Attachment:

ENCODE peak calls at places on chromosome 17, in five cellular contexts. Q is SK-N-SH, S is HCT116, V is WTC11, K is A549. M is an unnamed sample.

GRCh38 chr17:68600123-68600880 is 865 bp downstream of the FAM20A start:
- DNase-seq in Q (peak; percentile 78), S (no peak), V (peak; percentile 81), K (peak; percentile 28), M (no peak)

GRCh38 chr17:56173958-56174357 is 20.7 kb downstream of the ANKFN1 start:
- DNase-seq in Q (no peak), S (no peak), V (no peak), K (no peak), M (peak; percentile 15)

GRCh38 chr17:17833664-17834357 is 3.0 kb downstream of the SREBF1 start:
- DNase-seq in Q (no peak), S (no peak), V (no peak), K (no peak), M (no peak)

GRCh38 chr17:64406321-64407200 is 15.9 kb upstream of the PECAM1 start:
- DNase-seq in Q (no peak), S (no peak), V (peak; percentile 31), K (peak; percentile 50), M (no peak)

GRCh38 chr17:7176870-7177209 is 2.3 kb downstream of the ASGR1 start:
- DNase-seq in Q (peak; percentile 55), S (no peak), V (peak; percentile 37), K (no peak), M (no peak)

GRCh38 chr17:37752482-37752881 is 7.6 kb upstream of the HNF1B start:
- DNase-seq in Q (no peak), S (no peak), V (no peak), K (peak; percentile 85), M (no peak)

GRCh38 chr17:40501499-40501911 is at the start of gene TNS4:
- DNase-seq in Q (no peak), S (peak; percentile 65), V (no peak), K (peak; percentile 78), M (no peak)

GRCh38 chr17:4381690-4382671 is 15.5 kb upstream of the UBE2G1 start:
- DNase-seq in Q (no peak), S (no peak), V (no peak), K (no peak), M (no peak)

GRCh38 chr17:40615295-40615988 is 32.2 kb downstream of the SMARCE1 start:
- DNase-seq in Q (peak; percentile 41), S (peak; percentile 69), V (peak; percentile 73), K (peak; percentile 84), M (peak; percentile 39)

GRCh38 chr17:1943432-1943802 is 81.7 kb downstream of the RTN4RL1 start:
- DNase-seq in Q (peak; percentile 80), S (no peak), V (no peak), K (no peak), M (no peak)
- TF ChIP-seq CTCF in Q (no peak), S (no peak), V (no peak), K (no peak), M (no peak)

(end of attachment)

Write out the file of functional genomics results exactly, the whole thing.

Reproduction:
ENCODE peak calls at places on chromosome 17, in five cellular contexts. Q is SK-N-SH, S is HCT116, V is WTC11, K is A549. M is an unnamed sample.

GRCh38 chr17:68600123-68600880 is 865 bp downstream of the FAM20A start:
- DNase-seq in Q (peak; percentile 78), S (no peak), V (peak; percentile 81), K (peak; percentile 28), M (no peak)

GRCh38 chr17:56173958-56174357 is 20.7 kb downstream of the ANKFN1 start:
- DNase-seq in Q (no peak), S (no peak), V (no peak), K (no peak), M (peak; percentile 15)

GRCh38 chr17:17833664-17834357 is 3.0 kb downstream of the SREBF1 start:
- DNase-seq in Q (no peak), S (no peak), V (no peak), K (no peak), M (no peak)

GRCh38 chr17:64406321-64407200 is 15.9 kb upstream of the PECAM1 start:
- DNase-seq in Q (no peak), S (no peak), V (peak; percentile 31), K (peak; percentile 50), M (no peak)

GRCh38 chr17:7176870-7177209 is 2.3 kb downstream of the ASGR1 start:
- DNase-seq in Q (peak; percentile 55), S (no peak), V (peak; percentile 37), K (no peak), M (no peak)

GRCh38 chr17:37752482-37752881 is 7.6 kb upstream of the HNF1B start:
- DNase-seq in Q (no peak), S (no peak), V (no peak), K (peak; percentile 85), M (no peak)

GRCh38 chr17:40501499-40501911 is at the start of gene TNS4:
- DNase-seq in Q (no peak), S (peak; percentile 65), V (no peak), K (peak; percentile 78), M (no peak)

GRCh38 chr17:4381690-4382671 is 15.5 kb upstream of the UBE2G1 start:
- DNase-seq in Q (no peak), S (no peak), V (no peak), K (no peak), M (no peak)

GRCh38 chr17:40615295-40615988 is 32.2 kb downstream of the SMARCE1 start:
- DNase-seq in Q (peak; percentile 41), S (peak; percentile 69), V (peak; percentile 73), K (peak; percentile 84), M (peak; percentile 39)

GRCh38 chr17:1943432-1943802 is 81.7 kb downstream of the RTN4RL1 start:
- DNase-seq in Q (peak; percentile 80), S (no peak), V (no peak), K (no peak), M (no peak)
- TF ChIP-seq CTCF in Q (no peak), S (no peak), V (no peak), K (no peak), M (no peak)